There have been so many farewells here lately, and it's quite frustrating!
In the space of ~1-2 months, we are losing a lot of people at work. One of the front office staffers, 3 PTs (who all sit in my cubicle row) and likely 3 great rehab techs. Also, one girl from my row is likely to go out on maternity leave any day now. I don't want it to get quiet and lonely in my area, or lose contact with good friends. And now, I'm seeing goodbyes in the blogosphere. One of the leaders from Hospital Impact is onto other projects, though the blog will continue. OT Advocacy made what was to me a shocking announcement of retirement, after a relatively short but productive run and a feature in OT Practice. And debate continues for the future of OT Students... though understandable, I would hate to lose access to the outlook of a cherished virtual friend.
And another thing! What happened to our OT Blog Carnival?! 2-3 issues and then poof?
I don't really think of fall as a time for changes... more as a time to hunker down and stay the course. Plus, I'm usually too distracted by football season to want to shake up life in any other way. Maybe some new and interesting things will pop up, but it's no fun to be saying goodbye all the time.
There have been so many farewells here lately, and it's quite frustrating!
So our hospital has a Wii (actually 2, one lives solely in the burn unit) which I have thought was interesting since I didn't know how well it could be used in acute care. I missed the inservice but figured I could go ahead with my session since I have a Wii at home and am somewhat familiar with the games.
The way I see it, for the Wii to be used in acute care, you have to have a client who is sticking around for a few days, has the required cognitive capabilities to understand the system, and has deficits that can be addressed using the system. We currently have 3 games- the basic sports game, Wii Play, and Wii Fit. The first client that I had who would have been appropriate (since the program starting) was a cute little lady who was extrememly active prior to her stroke- walking 3 miles a day. Her only deficits were upper-level balance issues, but I was off after her evaluation so I didn't get to implement that plan. But I was able to use the Wii with another lady on the stroke floor. Sorry the case study isn't more in-depth, but several weeks have passed now...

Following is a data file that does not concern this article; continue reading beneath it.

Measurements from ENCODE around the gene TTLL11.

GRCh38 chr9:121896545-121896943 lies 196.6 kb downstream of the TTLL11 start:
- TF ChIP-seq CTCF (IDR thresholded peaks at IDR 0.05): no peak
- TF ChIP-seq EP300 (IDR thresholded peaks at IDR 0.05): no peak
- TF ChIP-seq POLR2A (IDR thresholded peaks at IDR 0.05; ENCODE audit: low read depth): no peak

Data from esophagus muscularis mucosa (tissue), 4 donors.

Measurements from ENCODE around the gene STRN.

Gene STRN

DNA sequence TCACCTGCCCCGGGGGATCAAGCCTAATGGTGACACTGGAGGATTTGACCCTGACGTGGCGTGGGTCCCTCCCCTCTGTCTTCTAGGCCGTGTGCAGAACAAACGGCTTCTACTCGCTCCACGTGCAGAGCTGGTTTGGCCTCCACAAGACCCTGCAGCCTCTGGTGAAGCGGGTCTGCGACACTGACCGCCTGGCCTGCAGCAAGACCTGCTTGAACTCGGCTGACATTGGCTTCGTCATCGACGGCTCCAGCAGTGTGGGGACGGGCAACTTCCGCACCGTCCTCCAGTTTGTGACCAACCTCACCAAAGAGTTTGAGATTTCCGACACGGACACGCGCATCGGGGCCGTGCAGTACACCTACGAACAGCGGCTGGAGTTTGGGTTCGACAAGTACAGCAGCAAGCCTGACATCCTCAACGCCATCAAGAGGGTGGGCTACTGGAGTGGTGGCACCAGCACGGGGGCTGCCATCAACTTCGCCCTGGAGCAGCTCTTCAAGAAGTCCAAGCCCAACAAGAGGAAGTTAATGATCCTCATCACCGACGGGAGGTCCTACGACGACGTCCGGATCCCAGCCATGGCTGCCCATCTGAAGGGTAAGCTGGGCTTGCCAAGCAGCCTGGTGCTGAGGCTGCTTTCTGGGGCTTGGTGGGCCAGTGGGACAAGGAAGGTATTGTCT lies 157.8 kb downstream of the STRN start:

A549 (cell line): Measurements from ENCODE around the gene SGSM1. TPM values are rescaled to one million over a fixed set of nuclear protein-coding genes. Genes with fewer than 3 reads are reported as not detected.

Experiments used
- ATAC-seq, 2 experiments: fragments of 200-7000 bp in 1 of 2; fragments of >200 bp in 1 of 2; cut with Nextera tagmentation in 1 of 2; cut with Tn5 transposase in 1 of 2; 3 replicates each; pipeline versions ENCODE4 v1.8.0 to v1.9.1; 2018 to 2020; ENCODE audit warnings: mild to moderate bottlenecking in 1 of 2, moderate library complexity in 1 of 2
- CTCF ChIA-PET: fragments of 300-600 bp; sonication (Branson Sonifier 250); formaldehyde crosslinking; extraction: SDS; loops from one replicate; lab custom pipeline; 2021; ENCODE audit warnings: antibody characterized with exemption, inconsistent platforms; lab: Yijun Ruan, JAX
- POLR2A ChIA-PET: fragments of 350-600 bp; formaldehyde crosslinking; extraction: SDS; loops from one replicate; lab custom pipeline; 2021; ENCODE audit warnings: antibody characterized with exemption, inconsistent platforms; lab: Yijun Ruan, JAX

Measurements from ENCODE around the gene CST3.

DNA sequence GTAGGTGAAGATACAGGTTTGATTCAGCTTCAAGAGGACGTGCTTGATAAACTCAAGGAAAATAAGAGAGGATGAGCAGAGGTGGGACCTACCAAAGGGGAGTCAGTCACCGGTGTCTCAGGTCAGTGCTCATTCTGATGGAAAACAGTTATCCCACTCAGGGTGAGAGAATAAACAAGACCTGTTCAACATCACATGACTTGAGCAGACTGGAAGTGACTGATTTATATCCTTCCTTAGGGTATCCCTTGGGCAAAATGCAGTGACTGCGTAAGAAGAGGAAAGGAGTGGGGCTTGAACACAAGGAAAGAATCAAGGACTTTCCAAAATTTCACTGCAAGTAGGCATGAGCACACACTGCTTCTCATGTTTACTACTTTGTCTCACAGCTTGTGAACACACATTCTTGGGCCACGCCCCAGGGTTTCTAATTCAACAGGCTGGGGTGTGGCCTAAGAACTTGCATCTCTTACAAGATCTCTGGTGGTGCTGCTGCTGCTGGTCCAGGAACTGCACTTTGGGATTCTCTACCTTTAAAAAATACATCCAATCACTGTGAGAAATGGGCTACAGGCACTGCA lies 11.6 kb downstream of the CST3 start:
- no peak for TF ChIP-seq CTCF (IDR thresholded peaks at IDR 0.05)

Ms Z was getting an extensive neuro workup for several symptoms, including visual dysfunctions, L-sided paralysis, mental status changes, seizures. Original possible diagnoses were PRES vs an unlikely conversion disorder. Her visual problems were very odd, starting out where she could only see shadows, then she could identify broad swaths of color and light/dark, to where her acuity was markedly improved at which time the optometrist diagnosed a L hemianopsia. She also had a L hemiparesis. As our sessions progressed, she regained hand movement progressing to intermittant elbow and shoulder control. She also progressed to verbal cues only for supine to sit, and was then able to transfer to a chair with min assist of 2, needing her L knee blocked. Once we could transfer her to an appropriate chair, she could come down to our gym to use the Wii.